Edmund Gosse, a mandarin of established English life and librarian to the House of Lords, used strange phrases in writing of Coventry Patmore, whom he described as being "like a king in exile," and again "like the Phoenix of fable, the solitary specimen of an unrelated species." More than once Gosse referred to him as "this extraordinary man." Frank Harris, an extreme contrast to Gosse's respectable and established figure, was no less struck by Patmore's unique distinction. For him Patmore "represented all that was best in English life," though he was "a mass of contradictions because at odds with his time." Having visited his home, Harris found him "lovable and beloved by his own even to reverence."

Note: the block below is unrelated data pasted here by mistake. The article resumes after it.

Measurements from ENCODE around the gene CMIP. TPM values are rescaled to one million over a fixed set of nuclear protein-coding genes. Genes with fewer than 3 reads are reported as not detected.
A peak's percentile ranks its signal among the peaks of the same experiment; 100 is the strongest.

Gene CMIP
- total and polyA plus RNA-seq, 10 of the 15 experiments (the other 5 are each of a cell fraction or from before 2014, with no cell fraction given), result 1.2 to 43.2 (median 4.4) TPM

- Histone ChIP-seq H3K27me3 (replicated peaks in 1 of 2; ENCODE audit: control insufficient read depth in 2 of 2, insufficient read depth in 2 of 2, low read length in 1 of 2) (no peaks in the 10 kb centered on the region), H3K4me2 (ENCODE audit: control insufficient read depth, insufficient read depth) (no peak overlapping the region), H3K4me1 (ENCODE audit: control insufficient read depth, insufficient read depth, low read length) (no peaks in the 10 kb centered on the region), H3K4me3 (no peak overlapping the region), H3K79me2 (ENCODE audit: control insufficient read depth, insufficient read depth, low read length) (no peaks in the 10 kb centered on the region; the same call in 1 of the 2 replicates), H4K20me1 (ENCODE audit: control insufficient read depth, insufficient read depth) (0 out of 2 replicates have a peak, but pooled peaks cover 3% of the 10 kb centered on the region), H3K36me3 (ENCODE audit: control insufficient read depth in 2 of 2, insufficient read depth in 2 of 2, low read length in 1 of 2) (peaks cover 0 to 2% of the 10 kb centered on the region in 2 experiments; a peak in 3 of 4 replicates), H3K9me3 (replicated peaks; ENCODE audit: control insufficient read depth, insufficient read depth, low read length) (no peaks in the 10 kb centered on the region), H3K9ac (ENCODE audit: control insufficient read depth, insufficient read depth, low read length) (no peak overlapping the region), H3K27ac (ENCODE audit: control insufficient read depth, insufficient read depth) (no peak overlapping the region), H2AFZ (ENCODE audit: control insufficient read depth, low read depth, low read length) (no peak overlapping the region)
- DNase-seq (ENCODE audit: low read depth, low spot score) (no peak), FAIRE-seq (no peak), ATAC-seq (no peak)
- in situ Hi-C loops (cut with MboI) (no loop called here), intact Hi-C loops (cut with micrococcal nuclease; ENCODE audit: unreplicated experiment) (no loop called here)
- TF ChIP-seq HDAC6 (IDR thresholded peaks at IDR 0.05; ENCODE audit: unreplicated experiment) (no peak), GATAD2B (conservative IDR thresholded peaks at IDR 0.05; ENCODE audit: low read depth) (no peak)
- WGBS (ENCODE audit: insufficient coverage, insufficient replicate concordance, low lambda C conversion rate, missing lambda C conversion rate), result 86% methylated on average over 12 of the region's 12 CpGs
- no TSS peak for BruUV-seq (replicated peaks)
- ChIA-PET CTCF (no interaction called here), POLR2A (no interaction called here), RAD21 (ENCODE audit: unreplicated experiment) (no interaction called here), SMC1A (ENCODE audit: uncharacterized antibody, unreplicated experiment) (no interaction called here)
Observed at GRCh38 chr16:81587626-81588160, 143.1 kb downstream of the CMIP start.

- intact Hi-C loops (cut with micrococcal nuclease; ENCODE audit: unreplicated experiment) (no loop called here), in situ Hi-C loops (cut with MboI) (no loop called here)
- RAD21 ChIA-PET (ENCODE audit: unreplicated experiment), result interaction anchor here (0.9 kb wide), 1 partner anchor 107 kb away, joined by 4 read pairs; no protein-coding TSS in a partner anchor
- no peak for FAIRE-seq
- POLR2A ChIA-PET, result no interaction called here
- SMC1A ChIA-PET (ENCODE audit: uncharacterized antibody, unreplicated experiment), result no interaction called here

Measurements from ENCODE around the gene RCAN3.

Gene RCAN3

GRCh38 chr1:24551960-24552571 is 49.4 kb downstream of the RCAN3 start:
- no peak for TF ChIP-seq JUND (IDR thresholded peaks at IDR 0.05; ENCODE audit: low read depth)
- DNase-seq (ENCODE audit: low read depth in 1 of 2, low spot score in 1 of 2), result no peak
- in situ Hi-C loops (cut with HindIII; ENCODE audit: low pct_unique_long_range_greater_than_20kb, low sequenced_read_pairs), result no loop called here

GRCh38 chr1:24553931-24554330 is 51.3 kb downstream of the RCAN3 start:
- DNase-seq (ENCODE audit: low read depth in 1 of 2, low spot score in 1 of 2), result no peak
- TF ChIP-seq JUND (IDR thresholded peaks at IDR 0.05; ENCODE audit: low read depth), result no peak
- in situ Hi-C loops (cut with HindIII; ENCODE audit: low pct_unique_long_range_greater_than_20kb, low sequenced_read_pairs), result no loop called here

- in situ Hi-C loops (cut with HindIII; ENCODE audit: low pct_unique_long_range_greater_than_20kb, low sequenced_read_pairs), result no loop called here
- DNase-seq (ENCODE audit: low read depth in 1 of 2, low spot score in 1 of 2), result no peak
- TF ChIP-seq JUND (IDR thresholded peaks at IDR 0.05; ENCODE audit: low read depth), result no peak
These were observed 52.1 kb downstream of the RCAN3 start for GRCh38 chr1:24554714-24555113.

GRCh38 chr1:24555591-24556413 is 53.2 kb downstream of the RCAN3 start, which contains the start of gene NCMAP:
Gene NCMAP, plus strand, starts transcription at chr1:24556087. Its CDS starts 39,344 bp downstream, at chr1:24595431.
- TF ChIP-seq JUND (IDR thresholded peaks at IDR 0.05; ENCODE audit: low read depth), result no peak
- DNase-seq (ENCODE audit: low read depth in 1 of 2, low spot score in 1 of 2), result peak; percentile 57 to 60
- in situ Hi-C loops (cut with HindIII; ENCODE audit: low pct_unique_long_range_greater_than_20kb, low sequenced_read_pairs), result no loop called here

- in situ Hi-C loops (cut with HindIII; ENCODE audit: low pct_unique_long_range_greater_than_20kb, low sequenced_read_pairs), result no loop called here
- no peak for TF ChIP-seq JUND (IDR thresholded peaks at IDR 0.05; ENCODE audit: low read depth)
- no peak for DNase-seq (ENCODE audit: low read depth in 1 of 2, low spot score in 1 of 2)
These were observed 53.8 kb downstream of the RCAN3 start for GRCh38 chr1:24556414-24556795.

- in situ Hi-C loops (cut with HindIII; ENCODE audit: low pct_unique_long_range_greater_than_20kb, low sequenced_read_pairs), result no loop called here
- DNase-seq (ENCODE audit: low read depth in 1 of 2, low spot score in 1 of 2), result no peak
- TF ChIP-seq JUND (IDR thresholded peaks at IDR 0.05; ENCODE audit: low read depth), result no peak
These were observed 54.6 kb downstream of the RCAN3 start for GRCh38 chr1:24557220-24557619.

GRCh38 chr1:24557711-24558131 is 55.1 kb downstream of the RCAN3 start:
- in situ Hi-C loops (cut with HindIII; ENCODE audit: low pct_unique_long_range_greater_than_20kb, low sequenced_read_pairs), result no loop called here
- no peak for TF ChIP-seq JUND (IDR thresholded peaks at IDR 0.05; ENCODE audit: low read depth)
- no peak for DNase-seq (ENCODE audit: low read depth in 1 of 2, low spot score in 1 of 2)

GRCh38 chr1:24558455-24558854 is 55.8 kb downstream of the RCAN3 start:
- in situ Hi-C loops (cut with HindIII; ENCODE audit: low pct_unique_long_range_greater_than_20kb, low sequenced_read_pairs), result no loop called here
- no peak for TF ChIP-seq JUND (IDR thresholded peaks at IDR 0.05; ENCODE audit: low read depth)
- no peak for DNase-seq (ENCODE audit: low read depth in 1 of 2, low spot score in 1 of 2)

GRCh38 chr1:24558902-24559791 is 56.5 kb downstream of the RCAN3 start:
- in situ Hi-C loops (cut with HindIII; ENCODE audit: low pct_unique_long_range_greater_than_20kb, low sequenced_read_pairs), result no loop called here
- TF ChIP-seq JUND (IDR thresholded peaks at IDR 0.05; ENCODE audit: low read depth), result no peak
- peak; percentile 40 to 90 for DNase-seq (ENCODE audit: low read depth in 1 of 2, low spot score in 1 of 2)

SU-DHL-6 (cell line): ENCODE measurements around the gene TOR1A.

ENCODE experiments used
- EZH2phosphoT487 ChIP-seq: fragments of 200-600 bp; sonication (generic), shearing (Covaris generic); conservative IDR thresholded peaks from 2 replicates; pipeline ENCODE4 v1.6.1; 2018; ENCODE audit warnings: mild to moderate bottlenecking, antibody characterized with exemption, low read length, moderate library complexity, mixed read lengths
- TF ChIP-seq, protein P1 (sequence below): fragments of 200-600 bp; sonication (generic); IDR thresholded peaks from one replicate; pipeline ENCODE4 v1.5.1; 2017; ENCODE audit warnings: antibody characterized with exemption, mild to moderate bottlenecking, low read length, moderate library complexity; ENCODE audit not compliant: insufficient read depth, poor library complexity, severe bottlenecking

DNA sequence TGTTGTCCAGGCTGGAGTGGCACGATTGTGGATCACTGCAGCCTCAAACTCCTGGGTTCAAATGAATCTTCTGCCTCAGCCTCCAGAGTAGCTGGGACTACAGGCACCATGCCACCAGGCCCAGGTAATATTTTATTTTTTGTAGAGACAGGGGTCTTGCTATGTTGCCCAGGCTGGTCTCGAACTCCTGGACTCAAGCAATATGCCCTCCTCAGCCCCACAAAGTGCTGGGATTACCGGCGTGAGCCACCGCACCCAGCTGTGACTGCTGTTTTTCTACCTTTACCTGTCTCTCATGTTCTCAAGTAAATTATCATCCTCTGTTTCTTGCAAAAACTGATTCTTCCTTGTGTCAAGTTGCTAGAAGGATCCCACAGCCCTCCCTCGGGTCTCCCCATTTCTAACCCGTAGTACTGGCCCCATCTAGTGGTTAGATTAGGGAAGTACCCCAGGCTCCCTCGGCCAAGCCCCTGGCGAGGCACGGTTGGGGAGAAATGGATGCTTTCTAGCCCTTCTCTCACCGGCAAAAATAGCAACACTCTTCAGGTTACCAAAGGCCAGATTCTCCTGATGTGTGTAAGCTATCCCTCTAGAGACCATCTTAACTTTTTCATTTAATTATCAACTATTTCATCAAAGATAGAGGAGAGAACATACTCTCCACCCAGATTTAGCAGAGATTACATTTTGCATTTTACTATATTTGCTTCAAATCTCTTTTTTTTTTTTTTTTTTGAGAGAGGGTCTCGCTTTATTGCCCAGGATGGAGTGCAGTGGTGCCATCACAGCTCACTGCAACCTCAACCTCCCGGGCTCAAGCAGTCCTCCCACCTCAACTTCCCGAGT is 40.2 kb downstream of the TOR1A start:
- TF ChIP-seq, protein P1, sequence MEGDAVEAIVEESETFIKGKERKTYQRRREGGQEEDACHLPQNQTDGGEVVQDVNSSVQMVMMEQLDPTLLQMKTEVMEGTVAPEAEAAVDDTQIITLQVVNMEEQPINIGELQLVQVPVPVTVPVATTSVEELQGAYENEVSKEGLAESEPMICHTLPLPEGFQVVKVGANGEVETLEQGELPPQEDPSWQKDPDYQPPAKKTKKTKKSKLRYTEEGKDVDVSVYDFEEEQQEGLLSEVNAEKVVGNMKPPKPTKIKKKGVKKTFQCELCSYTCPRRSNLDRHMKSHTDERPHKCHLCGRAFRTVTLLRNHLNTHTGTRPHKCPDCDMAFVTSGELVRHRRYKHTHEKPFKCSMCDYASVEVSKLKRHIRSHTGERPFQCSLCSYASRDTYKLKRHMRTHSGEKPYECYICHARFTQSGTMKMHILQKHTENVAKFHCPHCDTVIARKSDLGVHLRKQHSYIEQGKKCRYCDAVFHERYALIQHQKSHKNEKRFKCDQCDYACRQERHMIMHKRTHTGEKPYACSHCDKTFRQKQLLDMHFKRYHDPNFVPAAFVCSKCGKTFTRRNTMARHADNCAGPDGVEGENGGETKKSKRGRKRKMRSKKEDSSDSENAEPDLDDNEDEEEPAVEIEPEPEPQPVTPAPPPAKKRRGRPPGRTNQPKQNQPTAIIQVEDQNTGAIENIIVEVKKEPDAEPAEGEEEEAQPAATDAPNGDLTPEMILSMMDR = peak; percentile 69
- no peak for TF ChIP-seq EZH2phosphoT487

That Patmore had such effects on men as different as Gosse and Harris is one illustration of the strength and independence in his character, striking even to those out of sympathy with his ideas. Yet he can hardly appear what is called a sympathetic character to those who set no value on his ideas or to those who find them repugnant, for these ideas were too closely interwoven in the fabric of his life and in the stuff of his being. Even his weaknesses and his failures can only be judged in relation to them, for they produced the tensions between his passions and his perceptions of the other world.
It is to his advantage then that his were universal ideas,